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This American Life: excerpts from the Mike Daisey program retraction

As everybody on the blogosphere now knows, This American Life has retracted its radio version of Mike Daisey’s dramatic recreation of his visit to an Apple iPhone factory in China.

“Daisey lied to me and to This American Life producer Brian Reed during the fact checking we did on the story, before it was broadcast,” This American Life host Ira Glass says. “That doesn’t excuse the fact that we never should’ve put this on the air. In the end, this was our mistake.”

Daisey’s response:

“I stand by my work,” he declares. “My show is a theatrical piece whose goal is to create a human connection between our gorgeous devices and the brutal circumstances from which they emerge. It uses a combination of fact, memoir, and dramatic license to tell its story, and I believe it does so with integrity.”

Here are some excerpts of the rush transcript of the This American Life retraction program:

We did factcheck the story before we put it on the radio. But in factchecking, our main concern was whether the things Mike says about Apple and about its supplier Foxconn which makes this stuff, were true. That stuff is true. It’s been corroborated by independent investigations by other journalists, studies by advocacy groups, and much of it has been corroborated by Apple itself in its own audit reports.

But what’s not true is what Mike said about his own trip to China.

As best as we can tell, Mike’s monologue in reality is a mix of things that actually happened when he visited China and things that he just heard about or researched, which he then pretends that he witnessed first hand. He pretends that he just stumbled upon an array of workers who typify all kinds of harsh things somebody might face in a factory that makes iPhones and iPads.

About Daisey’s interpreter:

I can say now in retrospect that when Mike Daisey wouldn’t give us contact information for his interpreter we should’ve killed the story rather than run it. we never should’ve broadcast this story without talking to that woman.

Instead, we trusted his word. Although he’s not a journalist, we made clear to him that anything he was going to say on our show would have to live up to journalistic standards. He had to be truthful. And he lied to us.

Reactions from Rob Schmitz of the Marketplace radio program, who first publicly questioned Daisey’s account:

Rob Schmitz: One of the big things that didn’t sit right with me came early on in Daisey’s monologue, when he talks about arriving at the gates of the Foxconn factory.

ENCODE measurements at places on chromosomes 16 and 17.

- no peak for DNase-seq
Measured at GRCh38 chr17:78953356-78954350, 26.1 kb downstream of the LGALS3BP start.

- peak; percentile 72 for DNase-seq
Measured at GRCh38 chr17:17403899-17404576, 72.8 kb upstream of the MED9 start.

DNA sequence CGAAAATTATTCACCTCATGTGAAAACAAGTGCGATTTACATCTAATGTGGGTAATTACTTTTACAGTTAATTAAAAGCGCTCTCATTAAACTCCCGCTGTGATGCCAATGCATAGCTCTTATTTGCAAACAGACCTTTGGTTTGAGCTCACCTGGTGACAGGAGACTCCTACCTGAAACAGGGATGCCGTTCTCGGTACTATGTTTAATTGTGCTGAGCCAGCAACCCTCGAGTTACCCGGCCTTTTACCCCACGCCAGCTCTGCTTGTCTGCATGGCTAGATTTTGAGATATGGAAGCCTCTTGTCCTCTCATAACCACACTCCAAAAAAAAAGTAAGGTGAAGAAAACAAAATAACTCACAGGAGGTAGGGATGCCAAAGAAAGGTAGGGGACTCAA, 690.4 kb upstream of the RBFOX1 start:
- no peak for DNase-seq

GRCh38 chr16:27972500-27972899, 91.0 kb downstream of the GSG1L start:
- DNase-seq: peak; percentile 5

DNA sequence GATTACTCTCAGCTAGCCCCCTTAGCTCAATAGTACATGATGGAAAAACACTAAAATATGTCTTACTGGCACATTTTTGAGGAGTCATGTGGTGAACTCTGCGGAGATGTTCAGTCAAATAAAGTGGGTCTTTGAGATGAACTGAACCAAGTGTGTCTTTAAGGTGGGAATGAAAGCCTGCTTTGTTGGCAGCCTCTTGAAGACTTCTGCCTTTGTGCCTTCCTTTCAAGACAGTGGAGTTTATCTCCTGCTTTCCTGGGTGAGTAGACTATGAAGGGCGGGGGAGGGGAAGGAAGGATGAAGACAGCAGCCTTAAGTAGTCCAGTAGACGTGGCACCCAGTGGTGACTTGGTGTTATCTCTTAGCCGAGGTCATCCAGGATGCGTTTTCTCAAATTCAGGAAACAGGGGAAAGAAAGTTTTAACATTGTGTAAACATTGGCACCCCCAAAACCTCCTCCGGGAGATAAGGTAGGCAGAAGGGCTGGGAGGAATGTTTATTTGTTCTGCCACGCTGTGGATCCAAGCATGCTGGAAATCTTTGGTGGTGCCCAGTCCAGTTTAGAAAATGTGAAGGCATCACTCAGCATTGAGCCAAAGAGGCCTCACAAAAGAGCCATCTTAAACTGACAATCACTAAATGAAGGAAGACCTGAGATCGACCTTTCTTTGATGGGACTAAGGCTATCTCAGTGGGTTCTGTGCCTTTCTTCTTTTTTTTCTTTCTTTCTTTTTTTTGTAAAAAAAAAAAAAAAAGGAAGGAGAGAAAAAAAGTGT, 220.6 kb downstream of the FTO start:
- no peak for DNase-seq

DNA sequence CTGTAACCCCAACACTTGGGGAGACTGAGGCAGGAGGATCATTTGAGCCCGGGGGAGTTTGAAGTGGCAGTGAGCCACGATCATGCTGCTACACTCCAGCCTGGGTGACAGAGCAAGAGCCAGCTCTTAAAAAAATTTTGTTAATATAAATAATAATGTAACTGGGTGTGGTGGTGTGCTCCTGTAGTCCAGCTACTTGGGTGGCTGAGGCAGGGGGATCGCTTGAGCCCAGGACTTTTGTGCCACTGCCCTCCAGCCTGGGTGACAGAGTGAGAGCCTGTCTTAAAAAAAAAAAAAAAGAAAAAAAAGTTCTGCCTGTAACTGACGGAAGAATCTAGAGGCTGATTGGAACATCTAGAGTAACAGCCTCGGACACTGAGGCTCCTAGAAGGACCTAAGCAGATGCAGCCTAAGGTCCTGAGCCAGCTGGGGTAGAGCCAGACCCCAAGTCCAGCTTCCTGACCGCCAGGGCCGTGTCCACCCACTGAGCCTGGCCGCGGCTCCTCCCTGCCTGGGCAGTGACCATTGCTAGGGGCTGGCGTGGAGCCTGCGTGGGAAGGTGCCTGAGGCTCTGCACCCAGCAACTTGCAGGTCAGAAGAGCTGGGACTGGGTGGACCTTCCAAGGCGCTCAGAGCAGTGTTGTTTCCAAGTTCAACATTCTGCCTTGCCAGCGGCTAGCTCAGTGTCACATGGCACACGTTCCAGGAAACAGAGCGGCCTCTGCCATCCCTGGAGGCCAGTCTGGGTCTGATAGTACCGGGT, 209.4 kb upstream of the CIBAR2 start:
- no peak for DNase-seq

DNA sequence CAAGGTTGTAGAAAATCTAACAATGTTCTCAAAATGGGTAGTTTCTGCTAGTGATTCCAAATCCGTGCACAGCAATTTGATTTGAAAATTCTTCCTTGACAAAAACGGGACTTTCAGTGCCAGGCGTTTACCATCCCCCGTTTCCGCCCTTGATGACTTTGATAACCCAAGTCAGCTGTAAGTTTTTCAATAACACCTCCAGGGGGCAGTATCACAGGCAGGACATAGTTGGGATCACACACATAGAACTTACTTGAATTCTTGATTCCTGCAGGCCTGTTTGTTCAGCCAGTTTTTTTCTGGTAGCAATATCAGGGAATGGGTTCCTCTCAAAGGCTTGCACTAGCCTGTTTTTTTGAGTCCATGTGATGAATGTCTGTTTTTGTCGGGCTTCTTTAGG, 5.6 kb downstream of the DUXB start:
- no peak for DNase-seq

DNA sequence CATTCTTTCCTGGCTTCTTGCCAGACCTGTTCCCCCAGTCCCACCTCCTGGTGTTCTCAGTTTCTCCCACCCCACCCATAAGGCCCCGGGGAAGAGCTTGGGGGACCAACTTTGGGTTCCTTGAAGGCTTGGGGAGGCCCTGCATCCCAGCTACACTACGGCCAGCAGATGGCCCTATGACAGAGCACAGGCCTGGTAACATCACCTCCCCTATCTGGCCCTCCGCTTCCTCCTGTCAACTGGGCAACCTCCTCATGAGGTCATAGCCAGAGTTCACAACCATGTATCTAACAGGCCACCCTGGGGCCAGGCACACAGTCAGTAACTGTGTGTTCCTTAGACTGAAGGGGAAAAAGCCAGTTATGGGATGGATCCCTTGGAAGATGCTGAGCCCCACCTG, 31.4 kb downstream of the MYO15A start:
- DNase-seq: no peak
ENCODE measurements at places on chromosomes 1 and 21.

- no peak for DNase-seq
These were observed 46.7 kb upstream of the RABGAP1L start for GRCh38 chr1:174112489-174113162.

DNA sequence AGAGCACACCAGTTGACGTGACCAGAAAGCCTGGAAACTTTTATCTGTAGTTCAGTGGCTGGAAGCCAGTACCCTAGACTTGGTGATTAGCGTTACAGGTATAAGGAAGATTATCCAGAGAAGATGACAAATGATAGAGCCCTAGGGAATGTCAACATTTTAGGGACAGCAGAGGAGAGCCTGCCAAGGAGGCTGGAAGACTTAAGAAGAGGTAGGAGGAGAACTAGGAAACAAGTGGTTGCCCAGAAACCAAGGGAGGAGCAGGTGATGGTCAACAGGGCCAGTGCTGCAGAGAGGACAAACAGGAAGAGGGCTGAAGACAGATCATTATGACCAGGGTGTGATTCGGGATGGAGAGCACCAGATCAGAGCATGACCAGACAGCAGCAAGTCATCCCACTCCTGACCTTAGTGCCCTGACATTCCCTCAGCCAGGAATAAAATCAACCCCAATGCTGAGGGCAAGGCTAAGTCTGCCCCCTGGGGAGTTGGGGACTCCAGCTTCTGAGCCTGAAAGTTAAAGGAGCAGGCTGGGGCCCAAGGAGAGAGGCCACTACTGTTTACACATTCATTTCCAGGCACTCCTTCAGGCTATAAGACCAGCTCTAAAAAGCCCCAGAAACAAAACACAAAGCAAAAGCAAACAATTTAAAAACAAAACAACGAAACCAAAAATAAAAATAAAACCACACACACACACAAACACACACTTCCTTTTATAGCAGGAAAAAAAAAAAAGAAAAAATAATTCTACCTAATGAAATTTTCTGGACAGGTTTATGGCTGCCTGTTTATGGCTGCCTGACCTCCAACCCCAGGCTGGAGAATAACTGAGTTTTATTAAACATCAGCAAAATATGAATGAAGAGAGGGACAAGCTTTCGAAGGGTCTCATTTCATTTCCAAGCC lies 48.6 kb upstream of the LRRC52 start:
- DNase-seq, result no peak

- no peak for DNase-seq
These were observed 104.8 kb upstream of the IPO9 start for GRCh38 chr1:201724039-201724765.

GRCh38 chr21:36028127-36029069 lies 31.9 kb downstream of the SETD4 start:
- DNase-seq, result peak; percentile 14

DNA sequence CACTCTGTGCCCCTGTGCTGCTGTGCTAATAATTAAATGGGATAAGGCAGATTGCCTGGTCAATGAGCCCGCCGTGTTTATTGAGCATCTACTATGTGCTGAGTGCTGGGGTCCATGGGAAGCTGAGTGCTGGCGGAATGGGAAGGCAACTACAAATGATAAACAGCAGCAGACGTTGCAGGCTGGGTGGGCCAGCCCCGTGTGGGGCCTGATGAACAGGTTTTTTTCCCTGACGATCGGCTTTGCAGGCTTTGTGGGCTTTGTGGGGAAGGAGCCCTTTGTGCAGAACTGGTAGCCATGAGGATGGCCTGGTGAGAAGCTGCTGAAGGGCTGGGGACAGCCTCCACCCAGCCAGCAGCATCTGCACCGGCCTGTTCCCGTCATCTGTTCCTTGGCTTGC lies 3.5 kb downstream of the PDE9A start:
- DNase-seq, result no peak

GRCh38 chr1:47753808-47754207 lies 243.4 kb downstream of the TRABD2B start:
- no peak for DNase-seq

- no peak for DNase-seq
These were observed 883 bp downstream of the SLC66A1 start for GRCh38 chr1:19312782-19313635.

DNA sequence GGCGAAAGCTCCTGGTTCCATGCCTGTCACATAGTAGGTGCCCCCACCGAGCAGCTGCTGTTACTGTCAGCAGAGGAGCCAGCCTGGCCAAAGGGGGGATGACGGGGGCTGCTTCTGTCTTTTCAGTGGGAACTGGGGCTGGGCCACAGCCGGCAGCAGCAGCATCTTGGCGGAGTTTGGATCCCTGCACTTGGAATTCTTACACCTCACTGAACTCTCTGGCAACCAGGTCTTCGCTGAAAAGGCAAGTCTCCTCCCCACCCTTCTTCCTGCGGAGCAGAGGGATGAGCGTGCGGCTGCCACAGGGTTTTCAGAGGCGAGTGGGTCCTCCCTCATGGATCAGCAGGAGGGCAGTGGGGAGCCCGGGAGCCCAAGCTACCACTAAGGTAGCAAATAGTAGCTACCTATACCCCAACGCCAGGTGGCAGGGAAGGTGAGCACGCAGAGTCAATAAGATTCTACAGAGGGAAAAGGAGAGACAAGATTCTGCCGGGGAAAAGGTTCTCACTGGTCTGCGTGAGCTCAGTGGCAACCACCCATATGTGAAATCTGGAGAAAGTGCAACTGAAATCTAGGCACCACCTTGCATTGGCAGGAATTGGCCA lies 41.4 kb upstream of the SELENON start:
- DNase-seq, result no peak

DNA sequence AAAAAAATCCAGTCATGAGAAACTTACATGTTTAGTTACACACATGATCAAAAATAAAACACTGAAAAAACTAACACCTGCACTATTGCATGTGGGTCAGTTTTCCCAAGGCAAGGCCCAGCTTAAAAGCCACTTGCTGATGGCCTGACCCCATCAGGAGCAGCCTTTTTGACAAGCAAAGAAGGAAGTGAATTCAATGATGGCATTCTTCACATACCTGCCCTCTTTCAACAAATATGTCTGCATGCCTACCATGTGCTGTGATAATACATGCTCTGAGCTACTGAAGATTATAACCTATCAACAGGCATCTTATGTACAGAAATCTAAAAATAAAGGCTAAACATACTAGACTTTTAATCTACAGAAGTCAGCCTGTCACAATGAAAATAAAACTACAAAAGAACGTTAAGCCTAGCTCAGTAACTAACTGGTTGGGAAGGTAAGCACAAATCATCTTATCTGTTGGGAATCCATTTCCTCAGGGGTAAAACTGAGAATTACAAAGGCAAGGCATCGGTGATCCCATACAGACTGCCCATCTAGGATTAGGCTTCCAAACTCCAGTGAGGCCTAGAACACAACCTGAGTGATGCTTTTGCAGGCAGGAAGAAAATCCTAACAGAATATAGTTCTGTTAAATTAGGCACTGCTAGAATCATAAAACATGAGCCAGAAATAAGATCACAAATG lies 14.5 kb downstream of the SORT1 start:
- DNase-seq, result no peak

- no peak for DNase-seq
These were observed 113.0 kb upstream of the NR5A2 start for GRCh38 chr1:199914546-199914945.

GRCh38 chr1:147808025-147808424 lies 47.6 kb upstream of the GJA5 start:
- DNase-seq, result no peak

[CLIP] Mike Daisey: And I get out of the taxi with my translator. And the first thing I see at the gates are the guards. And the guards look pissed. They look really pissed, and they are carrying guns.

I’ve done reporting at a lot of Chinese factories, and I’ve never seen guards with guns. The only people allowed to have guns in China are the military and the police…not factory guards.

Reactions from Cathy Lee, Daisey’s translator:

There are other details of Daisey’s monologue Cathy says never happened when she was with him: The taxi ride on the exit ramp Daisey says petered out into thin air 85 feet up off the ground. The workers with repetitive motion injuries. The factory dorm rooms Daisey claims they saw. Cathy says they never saw any dorm rooms. The emotional conversation between them, where Daisey touches her hand. Didn’t happen that way, she says. Even the conversation where Cathy warns Daisey that interviewing workers at the gates of Foxconn wouldn’t work….of course it would work, she told me. She’s taken other foreigners to Foxconn and other factory gates for years — it’s part of her job. It always works.

Daisey’s response to This American Life concludes:

What I do is not journalism. The tools of the theater are not the same as the tools of journalism. For this reason, I regret that I allowed THIS AMERICAN LIFE to air an excerpt from my monologue. THIS AMERICAN LIFE is essentially a journalistic—not a theatrical— enterprise, and as such it operates under a different set of rules and expectations. But this is my only regret. I am proud that my work seems to have sparked a growing storm of attention and concern over the often appalling conditions under which many of the high-tech products we love so much are assembled in China.


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